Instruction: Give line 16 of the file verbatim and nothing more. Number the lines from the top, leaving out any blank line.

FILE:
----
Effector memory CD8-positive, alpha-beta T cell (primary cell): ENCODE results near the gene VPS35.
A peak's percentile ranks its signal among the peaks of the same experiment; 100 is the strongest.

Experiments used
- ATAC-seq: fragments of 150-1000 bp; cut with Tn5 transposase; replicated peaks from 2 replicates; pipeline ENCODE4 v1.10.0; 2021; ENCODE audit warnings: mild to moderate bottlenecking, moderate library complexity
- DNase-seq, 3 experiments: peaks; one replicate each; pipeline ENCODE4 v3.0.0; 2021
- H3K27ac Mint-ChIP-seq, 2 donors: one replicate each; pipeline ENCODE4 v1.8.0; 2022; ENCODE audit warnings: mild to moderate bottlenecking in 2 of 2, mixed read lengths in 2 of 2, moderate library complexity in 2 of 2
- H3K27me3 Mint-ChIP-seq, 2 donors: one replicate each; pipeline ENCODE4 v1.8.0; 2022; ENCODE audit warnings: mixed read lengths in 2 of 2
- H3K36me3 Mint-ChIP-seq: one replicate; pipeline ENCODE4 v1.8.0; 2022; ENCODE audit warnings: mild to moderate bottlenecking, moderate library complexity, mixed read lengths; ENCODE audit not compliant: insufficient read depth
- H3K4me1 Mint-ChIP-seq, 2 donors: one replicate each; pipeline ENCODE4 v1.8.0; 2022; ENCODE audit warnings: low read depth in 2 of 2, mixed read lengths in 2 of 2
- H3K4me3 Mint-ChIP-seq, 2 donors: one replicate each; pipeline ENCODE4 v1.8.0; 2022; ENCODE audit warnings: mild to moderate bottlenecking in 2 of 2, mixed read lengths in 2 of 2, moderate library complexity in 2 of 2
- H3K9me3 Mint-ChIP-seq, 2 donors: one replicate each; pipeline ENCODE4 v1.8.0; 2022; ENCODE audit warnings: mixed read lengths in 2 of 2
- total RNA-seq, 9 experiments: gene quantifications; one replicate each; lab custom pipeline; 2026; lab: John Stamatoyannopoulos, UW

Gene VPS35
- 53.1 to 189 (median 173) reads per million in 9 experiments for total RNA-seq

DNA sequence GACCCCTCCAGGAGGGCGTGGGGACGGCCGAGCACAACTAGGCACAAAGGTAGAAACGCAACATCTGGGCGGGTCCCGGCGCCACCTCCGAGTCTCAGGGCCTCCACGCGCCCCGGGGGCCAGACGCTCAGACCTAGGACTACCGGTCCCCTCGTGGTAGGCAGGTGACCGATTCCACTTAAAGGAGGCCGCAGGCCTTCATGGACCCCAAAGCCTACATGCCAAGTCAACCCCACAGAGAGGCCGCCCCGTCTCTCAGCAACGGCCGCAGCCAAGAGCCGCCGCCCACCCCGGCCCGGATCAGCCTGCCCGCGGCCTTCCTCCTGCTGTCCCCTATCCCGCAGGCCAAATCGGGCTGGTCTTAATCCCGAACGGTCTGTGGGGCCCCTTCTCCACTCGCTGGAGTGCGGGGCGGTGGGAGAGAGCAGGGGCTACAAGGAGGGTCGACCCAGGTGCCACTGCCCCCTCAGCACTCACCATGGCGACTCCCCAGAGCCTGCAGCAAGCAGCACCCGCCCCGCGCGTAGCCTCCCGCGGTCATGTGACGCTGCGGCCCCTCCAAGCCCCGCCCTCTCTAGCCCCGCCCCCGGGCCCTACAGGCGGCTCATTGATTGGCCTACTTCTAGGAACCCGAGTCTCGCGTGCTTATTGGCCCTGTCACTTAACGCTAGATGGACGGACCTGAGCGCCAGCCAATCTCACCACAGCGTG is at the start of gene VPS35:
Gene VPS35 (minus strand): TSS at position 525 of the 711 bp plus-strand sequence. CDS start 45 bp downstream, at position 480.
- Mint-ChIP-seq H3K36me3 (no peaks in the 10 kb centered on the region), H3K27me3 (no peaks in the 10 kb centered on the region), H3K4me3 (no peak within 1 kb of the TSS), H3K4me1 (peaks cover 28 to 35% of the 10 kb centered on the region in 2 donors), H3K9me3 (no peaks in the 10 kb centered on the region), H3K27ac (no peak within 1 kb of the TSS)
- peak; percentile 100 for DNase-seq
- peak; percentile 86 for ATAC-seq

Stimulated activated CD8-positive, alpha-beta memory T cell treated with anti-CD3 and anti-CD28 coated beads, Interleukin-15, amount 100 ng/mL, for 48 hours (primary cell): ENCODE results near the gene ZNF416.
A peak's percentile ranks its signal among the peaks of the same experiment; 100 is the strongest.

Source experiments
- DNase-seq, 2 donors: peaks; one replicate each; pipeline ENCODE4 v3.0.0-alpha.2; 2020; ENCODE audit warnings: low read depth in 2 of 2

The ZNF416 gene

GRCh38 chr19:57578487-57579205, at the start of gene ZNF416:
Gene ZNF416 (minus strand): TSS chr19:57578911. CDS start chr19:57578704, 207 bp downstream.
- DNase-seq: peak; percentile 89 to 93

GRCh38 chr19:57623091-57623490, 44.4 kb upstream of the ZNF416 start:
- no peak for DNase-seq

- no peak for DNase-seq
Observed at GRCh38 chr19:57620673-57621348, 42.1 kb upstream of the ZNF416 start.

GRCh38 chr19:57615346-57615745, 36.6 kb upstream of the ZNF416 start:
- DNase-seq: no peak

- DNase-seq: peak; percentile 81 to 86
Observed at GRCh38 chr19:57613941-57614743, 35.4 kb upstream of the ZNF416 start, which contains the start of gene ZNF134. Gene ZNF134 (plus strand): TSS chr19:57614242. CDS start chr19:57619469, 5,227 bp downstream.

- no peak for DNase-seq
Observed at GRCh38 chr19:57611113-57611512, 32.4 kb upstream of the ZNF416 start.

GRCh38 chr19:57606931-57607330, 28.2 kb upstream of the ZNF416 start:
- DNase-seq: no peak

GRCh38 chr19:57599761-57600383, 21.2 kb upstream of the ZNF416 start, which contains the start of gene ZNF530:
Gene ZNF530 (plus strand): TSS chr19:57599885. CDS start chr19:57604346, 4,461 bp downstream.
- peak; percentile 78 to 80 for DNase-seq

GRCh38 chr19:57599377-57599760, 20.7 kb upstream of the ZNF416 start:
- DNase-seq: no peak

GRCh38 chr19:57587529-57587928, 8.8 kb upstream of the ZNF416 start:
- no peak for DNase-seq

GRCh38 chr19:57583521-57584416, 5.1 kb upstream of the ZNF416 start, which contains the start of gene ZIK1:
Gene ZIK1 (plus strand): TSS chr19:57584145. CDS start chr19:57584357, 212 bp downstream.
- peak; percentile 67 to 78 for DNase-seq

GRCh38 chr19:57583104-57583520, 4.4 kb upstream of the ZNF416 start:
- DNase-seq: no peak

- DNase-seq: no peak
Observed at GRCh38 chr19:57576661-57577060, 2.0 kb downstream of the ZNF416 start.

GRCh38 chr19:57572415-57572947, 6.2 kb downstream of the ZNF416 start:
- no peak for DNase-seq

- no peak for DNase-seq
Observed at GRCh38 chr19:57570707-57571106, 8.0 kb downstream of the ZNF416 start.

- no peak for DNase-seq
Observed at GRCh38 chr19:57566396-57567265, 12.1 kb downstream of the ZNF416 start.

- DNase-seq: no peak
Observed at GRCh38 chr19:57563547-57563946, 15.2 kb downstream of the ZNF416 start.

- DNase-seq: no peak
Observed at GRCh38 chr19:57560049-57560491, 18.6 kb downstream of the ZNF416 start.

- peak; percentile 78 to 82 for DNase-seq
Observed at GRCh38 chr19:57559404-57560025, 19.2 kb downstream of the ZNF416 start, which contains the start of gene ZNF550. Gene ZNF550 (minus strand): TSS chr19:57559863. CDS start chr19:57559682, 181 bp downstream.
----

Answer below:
Gene VPS35 (minus strand): TSS at position 525 of the 711 bp plus-strand sequence. CDS start 45 bp downstream, at position 480.